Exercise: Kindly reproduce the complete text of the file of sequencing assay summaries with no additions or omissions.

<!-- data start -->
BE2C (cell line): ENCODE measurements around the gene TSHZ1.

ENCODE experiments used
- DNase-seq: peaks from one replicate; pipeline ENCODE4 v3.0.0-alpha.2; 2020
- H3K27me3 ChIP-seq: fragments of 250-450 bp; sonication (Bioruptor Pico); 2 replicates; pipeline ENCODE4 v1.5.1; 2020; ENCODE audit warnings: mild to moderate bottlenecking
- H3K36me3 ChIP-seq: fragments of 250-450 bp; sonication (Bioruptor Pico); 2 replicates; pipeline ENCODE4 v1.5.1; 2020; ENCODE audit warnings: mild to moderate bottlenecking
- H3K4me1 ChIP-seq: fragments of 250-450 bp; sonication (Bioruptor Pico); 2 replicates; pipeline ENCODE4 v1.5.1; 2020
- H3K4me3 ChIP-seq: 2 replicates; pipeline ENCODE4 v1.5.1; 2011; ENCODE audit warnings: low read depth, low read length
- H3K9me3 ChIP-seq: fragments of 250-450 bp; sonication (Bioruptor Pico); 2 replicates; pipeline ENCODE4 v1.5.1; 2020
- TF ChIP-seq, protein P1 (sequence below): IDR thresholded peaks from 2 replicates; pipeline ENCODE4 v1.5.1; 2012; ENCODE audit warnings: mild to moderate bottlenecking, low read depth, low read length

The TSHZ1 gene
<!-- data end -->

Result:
BE2C (cell line): ENCODE measurements around the gene TSHZ1.

ENCODE experiments used
- DNase-seq: peaks from one replicate; pipeline ENCODE4 v3.0.0-alpha.2; 2020
- H3K27me3 ChIP-seq: fragments of 250-450 bp; sonication (Bioruptor Pico); 2 replicates; pipeline ENCODE4 v1.5.1; 2020; ENCODE audit warnings: mild to moderate bottlenecking
- H3K36me3 ChIP-seq: fragments of 250-450 bp; sonication (Bioruptor Pico); 2 replicates; pipeline ENCODE4 v1.5.1; 2020; ENCODE audit warnings: mild to moderate bottlenecking
- H3K4me1 ChIP-seq: fragments of 250-450 bp; sonication (Bioruptor Pico); 2 replicates; pipeline ENCODE4 v1.5.1; 2020
- H3K4me3 ChIP-seq: 2 replicates; pipeline ENCODE4 v1.5.1; 2011; ENCODE audit warnings: low read depth, low read length
- H3K9me3 ChIP-seq: fragments of 250-450 bp; sonication (Bioruptor Pico); 2 replicates; pipeline ENCODE4 v1.5.1; 2020
- TF ChIP-seq, protein P1 (sequence below): IDR thresholded peaks from 2 replicates; pipeline ENCODE4 v1.5.1; 2012; ENCODE audit warnings: mild to moderate bottlenecking, low read depth, low read length

The TSHZ1 gene